Is Einstein’s general theory of relativity just a theory?


In a footnote to one of his articles, creationist Gary DeMar (2007) seems to be critical of How was the Big Bang possible if something cannot come from nothing? After dismissing the Big Bang as speculation, he quotes from my article in the footnote and asks the reader to notice that I explain Big Bang theory by appealing to other theories (general relativity and quantum mechanics). His implication presumably is that scientific theories are mere conjecture.

The short response

General relativity and quantum theory are theories in the scientific sense of the word, not in the colloquial sense. They are not speculative. You benefit from technology that depends upon their accuracy.

The longer response

The fact that scientists call general relativity a theory does not make it speculative. On the contrary, general relativity is as well-confirmed as anything can be. Forget gravitational lensing and the  detection of gravitational waves—at a more mundane level, every time you depend on GPS or someone who uses it you depend on the accuracy of the general theory of relativity. Likewise for quantum mechanics: no quantum mechanics, no microprocessors.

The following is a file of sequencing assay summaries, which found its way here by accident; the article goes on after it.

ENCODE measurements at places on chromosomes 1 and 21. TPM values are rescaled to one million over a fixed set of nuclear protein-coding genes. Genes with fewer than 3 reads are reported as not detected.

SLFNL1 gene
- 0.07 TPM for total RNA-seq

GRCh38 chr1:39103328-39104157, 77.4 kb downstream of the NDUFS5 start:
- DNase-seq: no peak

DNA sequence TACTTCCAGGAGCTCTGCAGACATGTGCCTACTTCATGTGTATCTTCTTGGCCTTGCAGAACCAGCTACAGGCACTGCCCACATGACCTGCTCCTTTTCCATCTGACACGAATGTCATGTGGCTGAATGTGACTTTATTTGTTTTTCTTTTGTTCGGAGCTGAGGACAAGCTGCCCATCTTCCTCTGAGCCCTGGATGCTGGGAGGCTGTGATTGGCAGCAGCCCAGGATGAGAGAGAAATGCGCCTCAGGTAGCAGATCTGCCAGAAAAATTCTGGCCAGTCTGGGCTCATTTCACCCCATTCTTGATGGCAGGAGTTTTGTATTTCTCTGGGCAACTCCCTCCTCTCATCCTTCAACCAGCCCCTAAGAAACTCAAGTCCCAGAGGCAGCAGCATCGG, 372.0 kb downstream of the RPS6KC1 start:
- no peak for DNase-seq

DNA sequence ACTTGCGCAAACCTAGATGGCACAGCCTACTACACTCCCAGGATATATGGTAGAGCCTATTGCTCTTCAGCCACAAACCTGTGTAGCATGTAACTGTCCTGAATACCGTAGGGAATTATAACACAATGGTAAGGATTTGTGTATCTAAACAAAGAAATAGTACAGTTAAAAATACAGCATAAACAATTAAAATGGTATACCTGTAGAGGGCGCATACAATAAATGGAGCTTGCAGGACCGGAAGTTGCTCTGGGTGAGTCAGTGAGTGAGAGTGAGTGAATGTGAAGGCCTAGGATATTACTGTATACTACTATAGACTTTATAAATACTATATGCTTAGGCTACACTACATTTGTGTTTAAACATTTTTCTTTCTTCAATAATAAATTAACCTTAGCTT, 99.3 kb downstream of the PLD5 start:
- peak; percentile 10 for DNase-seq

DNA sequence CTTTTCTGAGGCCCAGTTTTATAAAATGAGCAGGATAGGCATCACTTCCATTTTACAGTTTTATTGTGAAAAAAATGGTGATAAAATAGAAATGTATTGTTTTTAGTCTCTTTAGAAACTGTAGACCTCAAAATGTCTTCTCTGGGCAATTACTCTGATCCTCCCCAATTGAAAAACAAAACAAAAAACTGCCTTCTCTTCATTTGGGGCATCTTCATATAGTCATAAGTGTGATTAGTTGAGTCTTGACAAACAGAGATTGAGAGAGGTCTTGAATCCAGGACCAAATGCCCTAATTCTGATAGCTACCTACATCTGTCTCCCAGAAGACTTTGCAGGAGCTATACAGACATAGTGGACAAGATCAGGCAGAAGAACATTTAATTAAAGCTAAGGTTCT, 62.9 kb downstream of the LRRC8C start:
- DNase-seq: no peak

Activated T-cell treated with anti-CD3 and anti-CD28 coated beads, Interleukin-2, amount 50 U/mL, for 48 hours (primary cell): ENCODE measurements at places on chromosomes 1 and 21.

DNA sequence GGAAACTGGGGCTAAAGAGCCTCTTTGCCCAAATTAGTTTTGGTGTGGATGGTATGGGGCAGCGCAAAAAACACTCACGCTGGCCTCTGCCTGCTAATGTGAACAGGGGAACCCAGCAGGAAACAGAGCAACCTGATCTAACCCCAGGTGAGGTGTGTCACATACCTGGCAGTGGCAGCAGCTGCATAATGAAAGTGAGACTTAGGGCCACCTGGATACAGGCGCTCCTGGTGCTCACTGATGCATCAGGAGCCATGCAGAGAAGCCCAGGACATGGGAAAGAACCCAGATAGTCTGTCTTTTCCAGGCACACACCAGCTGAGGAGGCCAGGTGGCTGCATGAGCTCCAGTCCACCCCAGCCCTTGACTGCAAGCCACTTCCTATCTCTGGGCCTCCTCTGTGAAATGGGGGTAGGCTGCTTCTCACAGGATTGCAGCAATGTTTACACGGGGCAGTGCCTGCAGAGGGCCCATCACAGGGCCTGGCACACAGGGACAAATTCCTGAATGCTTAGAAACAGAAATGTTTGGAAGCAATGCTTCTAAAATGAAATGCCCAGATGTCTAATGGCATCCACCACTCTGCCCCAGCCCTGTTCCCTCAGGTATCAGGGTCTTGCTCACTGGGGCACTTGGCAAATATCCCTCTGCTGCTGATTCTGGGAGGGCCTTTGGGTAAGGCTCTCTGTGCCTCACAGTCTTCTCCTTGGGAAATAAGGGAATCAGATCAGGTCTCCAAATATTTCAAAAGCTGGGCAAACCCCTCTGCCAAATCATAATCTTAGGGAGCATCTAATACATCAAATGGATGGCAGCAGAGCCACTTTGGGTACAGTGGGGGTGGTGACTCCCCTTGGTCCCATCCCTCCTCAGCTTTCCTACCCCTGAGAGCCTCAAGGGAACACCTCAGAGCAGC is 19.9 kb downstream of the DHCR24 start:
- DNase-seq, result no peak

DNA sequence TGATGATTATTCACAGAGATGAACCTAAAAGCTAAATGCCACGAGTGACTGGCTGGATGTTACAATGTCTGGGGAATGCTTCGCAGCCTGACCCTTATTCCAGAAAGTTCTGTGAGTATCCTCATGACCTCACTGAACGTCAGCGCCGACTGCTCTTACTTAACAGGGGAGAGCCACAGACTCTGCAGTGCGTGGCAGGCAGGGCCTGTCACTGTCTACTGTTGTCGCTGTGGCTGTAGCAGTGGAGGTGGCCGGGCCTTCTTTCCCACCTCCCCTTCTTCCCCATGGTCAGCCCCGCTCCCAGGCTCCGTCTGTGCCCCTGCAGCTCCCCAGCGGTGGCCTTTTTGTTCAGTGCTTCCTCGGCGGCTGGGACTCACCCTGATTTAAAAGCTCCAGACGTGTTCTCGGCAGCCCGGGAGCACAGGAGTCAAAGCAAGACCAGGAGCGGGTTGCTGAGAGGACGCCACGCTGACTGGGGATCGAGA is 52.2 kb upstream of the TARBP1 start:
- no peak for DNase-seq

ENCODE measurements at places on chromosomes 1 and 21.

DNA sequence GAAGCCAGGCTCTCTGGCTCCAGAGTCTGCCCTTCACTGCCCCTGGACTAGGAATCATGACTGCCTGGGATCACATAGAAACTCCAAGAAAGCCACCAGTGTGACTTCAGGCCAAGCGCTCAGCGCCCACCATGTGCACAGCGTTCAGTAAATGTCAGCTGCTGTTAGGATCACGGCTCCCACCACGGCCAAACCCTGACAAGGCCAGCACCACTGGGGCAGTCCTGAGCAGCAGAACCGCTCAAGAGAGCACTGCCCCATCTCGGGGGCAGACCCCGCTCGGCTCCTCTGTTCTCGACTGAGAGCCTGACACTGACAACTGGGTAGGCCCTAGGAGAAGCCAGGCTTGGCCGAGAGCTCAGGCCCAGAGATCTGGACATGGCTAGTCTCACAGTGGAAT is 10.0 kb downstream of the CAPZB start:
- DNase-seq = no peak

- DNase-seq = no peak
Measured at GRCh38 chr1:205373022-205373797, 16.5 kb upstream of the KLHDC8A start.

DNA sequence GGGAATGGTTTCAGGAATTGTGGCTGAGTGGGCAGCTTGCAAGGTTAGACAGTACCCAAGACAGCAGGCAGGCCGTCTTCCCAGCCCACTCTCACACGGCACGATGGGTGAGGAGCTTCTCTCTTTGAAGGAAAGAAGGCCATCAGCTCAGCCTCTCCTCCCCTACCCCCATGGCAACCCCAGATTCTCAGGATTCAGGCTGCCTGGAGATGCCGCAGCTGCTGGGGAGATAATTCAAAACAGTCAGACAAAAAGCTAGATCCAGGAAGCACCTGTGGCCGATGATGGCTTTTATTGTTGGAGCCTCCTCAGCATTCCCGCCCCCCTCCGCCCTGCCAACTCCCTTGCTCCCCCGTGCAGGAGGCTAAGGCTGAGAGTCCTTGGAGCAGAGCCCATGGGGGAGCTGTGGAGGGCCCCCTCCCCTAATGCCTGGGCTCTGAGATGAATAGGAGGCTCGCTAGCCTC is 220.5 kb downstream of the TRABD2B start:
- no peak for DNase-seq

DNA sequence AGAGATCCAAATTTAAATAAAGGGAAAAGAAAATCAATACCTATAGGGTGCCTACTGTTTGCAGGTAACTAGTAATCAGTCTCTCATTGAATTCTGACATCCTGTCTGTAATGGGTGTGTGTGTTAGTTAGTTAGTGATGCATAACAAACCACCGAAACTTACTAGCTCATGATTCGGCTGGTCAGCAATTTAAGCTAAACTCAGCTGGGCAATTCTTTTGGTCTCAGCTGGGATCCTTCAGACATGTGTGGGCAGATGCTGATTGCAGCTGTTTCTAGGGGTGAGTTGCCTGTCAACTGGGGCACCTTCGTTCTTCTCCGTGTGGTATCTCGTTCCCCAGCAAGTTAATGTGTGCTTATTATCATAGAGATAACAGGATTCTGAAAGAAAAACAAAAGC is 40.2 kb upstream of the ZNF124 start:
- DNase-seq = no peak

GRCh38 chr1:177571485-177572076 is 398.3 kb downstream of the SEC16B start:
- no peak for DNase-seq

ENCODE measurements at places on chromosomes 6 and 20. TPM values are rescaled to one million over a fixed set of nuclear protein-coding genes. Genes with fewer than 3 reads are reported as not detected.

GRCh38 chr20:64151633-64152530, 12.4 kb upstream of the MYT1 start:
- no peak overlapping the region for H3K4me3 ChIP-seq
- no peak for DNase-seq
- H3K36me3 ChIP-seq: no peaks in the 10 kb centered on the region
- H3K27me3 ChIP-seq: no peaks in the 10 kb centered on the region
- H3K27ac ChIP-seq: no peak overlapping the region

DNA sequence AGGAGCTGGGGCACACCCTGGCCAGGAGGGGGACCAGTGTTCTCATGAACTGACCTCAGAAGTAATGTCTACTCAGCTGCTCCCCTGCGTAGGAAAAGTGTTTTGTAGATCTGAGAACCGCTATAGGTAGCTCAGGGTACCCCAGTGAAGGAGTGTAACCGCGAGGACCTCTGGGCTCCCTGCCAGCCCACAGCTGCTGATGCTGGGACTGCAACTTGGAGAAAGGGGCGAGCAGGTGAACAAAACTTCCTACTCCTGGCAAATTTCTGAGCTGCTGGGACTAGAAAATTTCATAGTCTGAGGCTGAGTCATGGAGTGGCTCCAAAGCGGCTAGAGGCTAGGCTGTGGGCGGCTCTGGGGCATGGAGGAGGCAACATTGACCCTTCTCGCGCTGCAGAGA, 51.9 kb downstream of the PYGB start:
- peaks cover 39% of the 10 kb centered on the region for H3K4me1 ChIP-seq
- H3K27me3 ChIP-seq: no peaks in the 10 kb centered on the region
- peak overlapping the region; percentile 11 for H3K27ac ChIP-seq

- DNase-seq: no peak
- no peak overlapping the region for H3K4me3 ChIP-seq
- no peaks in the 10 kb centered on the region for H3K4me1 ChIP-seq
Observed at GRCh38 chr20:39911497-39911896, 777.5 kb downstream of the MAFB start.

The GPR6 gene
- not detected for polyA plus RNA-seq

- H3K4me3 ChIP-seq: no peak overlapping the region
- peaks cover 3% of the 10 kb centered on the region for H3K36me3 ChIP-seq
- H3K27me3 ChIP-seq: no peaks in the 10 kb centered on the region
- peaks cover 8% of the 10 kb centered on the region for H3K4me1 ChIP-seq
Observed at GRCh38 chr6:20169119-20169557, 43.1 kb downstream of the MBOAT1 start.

To dismiss general relativity or quantum mechanics as speculative because scientists call them theories is to make same mistake that creationists make when they dismiss evolution as “just a theory”: conflation of the colloquial sense of a word with the technical sense of the word as used by specialists. Scientists do not use the word theory to refer to speculation; in scientific circles, a theory is a wide explanatory framework that has reached the highest standard of confirmation by evidence.

lf you are interested in a more thorough excursion through the evidence for general relativity, Astronomy Notes presents a fine overview.


DeMar G. 2007. Why evolution is impossible.